Source: Nelson, Claudia. Little Strangers: Portrayals of Adoption and Foster Care in America, 1850-1929. Bloomington: Indiana University Press, 2003.
Embracing of the philosophy of John Locke that love and nurture would produce better adults than corporeal punishment. Books on child-rearing became a major genre in the United States of America in the 1840s, “when authors such as Catharine Beecher and Horace Bushnell suggested that children were not steeped in original sin, but rather were malleable creatures who might be led to virtue by informed and gentle parents” (Nelson, 9). This trend in viewing children within families extended to needy and orphaned children, and the American public began to desire to protect displaced children from society– “to extract them from the damaging milieu into which they had been born or thrust by loss and to transplant them into a morally nourishing soil” (9).
In 1851 Massachusetts enacted an adoption law that “facilitated the permanent transplanting of children into new families and bestowed upon legal adoptees rights (of inheritance, for instance) equal to those of legitimate biological children.” Though there was notable public outcry in the wake of this reform (mostly by those concerned by ethnicity, social class, religion and the “purification of the nation”), other states followed suit. (Nelson, 10)
The New York Children’s Aid Society
Concerted efforts arose in this time period to not only clean up the streets– but to clean them up by finding stable homes or work placements for the thousands of urban orphans in the United States. One such effort was the New York Children’s Aid Society, founded in 1853, whose work became “synonymous… with the relocation and consequent uplifting of street children.” In true Lockean manner, founder Charles Loring Brace sought to end poverty by building the character of the poor and destitute. Between 1854 and 1929 the New York Children’s Aid Society and other similar groups recruited more than one hundred thousand children from the streets, orphanages, and workhouses to take them West on the famed “Orphan Trains” for adoption. (Nelson; 10, 23)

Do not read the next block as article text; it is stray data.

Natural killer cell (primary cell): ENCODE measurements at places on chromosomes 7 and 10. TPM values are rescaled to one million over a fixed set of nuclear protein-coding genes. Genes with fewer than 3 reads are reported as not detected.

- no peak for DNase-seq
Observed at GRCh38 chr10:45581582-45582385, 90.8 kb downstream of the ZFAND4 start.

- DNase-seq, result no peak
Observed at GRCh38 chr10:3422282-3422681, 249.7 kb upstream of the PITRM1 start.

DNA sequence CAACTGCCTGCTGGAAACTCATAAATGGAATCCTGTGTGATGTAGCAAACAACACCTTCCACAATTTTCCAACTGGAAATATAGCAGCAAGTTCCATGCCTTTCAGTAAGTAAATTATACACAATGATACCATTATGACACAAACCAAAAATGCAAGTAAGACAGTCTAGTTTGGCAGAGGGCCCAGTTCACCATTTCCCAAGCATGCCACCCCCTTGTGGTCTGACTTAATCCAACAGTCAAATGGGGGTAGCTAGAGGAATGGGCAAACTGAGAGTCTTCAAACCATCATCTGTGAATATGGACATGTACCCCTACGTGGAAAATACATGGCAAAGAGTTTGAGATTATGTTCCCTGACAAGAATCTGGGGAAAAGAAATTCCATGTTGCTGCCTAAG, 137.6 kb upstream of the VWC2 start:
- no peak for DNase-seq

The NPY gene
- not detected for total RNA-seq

The writings of The New York Children’s Aid Society, published in popular periodicals such as St. Nicholas and Harper’s Monthly were immensely well-read and established a forum for discussing children’s issues like adoption, foster care, and labor. Charles Loring Brace’s writings “have considerable rhetorical importance,” according to Claudia Nelson, recipient of the Challenge Grant from the National Endowment for the Humanities, because of their dramatic diction and proof of Brace’s “desire to protect society” from low-class criminality, Catholic popery, and moral decline that overrode any feelings of sympathy he may have had toward the children he helped place. (Nelson, 11)
Writings of the New York Children’s Aid Society
The writings of the New York Children’s Aid Society focus on propagating the above-mentioned beliefs. Especially as New York Children’s Aid Society trains carried groups of children West to be adopted by settling families, the hope of the Society was to encourage prospective adoptive parents that the children they proffered needed only good nurturing to become fully-functioning, law-abiding adults now that they had been removed from their questionable origins. One song, reportedly composed by Charles Loring Brace reveals Brace’s (and much of the contemporary public’s) belief that the lives of poor city children were immoral and corrupt– and that removing the children and having them adopted by families that would nurture them was the best chance for the individual children and for society.
No more complaining fills the street
Of children who deserted roam,
For here the houseless vagrants meet
A benefactor and a home.
And girls defenseless, wretched, poor
Snatch’d from the haunts of vice and care
From ill examples here secure,
Instruction and protection share. (Nelson, 23)